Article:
• Microfinance: Several companies are providing microfinance opportunities to women in cocoa producing communities through Village Savings and Loans Associations (VSLAs). These allow women to come together to generate small loans to start or strengthen their income generating activities. An important element of VSLAs is the opportunity to facilitate women’s access to banking services. Learnings from this experience are best captured in the PROCOCO case study, a joint project between CARE and Cargill.
  • Entrepreneurship: Cocoa and chocolate companies support activities providing women with literacy and business skills in cooperatives and communities. An example of this is the collaboration between Solidaridad and Touton’s Rural Service Centersin Ghana that has created entrepreneurship opportunities, providing extension services to farmers, for young men and women in cocoa growing communities.

Building deeper impact and scale

We are determined to capitalize on these experiences to foster more transformational change and empower women in cocoa producing communities. We are convinced this needs to be done by bringing more partners together – government, industry and civil society – to work on the systemic barriers that prevent women from having equal opportunities. These include addressing: (i) the fact that women often lack available time as they usually juggle multiple responsibilities; (ii) the very weak representation of women in available data and in formal agricultural institutions; and (iii) the barriers for women to access resources and finance.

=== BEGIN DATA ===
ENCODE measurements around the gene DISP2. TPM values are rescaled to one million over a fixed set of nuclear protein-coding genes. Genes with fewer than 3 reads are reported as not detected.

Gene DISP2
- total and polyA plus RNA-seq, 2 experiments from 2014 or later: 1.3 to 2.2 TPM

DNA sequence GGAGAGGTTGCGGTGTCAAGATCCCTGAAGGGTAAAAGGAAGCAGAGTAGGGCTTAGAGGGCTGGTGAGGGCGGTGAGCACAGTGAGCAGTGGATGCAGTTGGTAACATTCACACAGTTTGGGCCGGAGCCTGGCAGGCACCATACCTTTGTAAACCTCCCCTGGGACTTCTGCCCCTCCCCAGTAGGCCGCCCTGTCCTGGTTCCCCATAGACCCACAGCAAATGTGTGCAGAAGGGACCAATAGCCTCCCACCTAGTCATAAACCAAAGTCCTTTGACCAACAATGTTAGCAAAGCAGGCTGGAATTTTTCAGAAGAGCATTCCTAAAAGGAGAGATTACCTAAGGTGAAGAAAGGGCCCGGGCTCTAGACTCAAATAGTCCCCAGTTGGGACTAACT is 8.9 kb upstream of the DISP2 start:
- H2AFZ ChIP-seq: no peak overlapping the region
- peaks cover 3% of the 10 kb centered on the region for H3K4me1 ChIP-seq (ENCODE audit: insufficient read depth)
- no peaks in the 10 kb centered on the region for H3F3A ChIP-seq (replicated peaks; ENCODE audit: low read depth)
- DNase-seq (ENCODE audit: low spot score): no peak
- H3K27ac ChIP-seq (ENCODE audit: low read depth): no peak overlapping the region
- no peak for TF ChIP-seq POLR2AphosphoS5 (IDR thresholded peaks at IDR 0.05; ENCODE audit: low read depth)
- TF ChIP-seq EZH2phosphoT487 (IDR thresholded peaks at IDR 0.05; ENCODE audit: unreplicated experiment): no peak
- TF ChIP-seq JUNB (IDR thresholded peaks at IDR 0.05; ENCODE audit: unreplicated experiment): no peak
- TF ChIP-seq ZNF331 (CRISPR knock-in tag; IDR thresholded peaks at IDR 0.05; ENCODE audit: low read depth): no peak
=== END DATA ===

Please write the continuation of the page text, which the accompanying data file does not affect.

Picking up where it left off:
This is the philosophy behind the new System Innovation for Women’s Economic Empowerment (SIWEE) initiative convened by Oxfam in partnership with WCF and its members. SIWEE is setting up action-focused “laboratories” that bring stakeholders together to jointly explore interventions that tackle structural barriers. The first lab will be established in Ghana this year with an initial focus on improving access to finance and strengthening alternative income generating activities.

Achieving SDG5 requires stronger and broader partnerships like SIWEE. But we also need to use global advocacy platforms such as the UN High Level Panel on Women’s Economic Empowerment – made up of leaders from different constituencies including the business community – to lead the way in closing the gender gap. We should also use  existing platforms specific to the cocoa sector, including WCF’s Global Conference on Women in Cocoa (GloCo) and the Women in Cocoa and Chocolate Network (WINCC), to create the opportunities needed to transform the cocoa supply chain into a gender equitable one.

Women’s empowerment is a business imperative, not only for international and local companies, but also for the thousands of potentially thriving smallholder family businesses led by women and men in cocoa farming communities.

Etchi Avla, age 43, poses for a portrait on her cocoa farm in Botende, Côte d'Ivoire, on January 11, 2013. Photo courtesy of Oxfam
Niangouin Yassi poses for a portrait in the midst of cocoa pods on a farm in Sankro, Côte d'Ivoire, on January 8, 2013. Photo courtesy of Oxfam